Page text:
Information obtained from electronic devices as part of an in-vehicle network is critical to ITS (Intelligent Transportation Systems) services and applications, including emergency telecommunications. Currently, the way of extracting the vehicle information differs by manufacture, model and chassis type. Standards are being researched in the support of a Vehicle Gateway that will allow all consumer devices to work in harmony in all vehicles and with all infrastructures. Work on this in ITU is focused on a ‘Question’ within ITU-T’s Study Group 16
. Contributions from ITU’s membership are being sought on a Vehicle Gateway platform for telecommunication/ITS services/applications.
Since ITS applications will have to rely mainly on existing infrastructure, NGN (Next Generation Networks
) will play a key role for their deployment. This is currently considered in the framework of fix-mobile-convergence in ITU-T Study Group 13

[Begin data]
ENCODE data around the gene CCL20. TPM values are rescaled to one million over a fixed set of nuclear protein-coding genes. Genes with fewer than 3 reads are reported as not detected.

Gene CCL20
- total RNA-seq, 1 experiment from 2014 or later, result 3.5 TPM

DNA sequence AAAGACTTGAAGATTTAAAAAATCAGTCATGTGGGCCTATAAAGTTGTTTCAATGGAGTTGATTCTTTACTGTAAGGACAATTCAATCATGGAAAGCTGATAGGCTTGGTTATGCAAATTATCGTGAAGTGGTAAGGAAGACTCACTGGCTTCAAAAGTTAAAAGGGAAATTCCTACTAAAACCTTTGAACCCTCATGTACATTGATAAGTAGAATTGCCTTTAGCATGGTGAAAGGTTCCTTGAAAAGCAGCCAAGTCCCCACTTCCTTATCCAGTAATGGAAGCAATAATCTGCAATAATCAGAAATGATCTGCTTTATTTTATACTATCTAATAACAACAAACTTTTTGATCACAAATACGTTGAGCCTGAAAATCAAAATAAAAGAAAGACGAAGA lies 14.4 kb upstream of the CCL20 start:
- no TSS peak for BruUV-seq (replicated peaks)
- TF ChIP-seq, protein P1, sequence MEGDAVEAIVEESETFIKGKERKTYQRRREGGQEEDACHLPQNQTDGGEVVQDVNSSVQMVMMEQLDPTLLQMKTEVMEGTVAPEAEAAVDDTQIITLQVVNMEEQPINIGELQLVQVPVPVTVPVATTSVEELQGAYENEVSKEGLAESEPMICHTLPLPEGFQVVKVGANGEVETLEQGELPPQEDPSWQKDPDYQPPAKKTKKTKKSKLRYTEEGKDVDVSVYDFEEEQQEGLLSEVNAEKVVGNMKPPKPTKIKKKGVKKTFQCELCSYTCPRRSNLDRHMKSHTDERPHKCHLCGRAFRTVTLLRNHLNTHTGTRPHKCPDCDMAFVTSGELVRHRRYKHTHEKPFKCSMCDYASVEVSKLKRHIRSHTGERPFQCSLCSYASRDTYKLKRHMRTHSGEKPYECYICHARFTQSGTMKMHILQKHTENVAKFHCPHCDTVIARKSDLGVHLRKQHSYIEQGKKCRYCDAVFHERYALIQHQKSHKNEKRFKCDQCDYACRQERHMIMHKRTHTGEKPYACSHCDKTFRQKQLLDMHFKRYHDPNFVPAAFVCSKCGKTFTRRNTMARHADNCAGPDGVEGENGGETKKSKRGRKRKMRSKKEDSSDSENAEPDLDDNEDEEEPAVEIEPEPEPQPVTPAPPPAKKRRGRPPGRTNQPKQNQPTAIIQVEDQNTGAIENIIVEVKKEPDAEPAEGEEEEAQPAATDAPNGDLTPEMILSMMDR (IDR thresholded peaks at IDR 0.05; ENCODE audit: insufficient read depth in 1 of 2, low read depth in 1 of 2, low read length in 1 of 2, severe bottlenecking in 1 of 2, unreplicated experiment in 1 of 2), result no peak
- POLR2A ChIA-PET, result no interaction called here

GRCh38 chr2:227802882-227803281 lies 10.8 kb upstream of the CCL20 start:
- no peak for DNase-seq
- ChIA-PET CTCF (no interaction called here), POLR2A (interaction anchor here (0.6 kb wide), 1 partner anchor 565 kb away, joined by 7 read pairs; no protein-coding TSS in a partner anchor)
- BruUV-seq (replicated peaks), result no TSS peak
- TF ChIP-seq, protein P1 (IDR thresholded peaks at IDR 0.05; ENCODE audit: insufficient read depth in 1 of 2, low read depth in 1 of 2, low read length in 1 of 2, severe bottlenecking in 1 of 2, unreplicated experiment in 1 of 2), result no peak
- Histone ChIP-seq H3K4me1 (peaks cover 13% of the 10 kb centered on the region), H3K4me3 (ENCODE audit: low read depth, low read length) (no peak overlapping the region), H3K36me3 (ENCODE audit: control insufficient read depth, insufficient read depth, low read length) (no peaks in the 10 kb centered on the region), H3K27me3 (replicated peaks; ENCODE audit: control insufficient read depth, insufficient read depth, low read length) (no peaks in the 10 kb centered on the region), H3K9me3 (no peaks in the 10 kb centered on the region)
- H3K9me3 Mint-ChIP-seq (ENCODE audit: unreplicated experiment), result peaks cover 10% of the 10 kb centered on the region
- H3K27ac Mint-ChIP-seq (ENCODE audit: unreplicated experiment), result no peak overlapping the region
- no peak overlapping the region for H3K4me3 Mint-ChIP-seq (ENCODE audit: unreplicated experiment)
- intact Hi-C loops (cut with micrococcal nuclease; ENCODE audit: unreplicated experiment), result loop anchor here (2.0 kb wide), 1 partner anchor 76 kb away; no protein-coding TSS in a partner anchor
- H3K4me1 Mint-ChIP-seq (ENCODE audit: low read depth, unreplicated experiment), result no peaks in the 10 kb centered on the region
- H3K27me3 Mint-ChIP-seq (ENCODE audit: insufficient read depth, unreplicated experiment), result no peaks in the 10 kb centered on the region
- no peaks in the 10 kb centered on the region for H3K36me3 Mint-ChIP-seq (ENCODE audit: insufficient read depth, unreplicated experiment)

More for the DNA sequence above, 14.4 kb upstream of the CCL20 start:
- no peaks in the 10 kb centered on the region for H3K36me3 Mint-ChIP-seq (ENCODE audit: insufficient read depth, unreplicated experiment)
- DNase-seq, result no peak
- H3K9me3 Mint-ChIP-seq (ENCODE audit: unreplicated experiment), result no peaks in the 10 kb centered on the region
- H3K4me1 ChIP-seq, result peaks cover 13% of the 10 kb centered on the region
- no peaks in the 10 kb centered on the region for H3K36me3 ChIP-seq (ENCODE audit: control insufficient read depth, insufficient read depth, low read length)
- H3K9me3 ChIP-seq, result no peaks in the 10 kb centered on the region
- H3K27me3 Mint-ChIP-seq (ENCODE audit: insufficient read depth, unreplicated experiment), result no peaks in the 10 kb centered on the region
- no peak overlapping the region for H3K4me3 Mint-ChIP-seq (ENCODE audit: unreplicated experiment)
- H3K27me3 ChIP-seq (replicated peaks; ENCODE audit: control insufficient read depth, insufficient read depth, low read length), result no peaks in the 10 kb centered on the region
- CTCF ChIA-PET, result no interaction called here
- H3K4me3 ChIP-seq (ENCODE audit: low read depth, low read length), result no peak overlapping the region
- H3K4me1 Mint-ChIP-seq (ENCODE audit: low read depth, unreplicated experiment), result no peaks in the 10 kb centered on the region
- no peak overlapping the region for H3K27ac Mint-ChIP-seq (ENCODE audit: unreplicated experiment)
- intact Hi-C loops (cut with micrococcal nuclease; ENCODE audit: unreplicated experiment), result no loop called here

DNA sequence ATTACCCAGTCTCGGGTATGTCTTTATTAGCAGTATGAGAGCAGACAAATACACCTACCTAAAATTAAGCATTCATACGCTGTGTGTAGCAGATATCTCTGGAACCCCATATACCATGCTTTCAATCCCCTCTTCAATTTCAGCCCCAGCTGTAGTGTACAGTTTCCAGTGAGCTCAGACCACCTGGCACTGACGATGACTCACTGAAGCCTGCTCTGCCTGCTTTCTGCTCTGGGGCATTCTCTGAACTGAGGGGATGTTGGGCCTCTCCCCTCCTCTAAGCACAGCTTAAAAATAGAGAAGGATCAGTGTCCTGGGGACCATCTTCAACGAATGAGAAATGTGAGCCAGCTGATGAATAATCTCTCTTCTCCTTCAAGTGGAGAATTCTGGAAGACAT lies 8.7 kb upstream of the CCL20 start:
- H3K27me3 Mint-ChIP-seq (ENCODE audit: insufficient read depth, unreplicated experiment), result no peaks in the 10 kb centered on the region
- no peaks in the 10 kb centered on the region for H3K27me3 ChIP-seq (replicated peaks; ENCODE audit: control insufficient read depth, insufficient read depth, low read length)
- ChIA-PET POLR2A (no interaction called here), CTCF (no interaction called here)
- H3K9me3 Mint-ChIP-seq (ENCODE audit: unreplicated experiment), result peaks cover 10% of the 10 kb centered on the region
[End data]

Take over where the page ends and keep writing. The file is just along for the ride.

, ITU-T’s lead group lead on future networks. One of the sessions of the workshop recommended that a joint ISO / ITU-T group on in-vehicle architecture and protocols take the work forward.
Participants in one technical session at the workshop concluded that quality and naturalness of all speech services need to be increased to reduce driver distraction and seamless interaction. Agreement was reached that work on a standards-based framework for dialogue between user and device is needed, with the ITU-T Focus Group on Car Communications (ITU-T FG CarCOM
) identified as the appropriate place for this work.
An electric future
Today, with the increasing deployment of electric vehicles, ICTs have a significant role to play in areas such as the careful management of battery status, warranty concerns and driver behaviour. Given the potential of these new technologies for both the automotive and the ICTs industries, it is essential for the different parties to understand the requirements for fully networked cars and agree on the solutions to be provided by the network platforms. In many cases existing telecoms infrastructure can be used.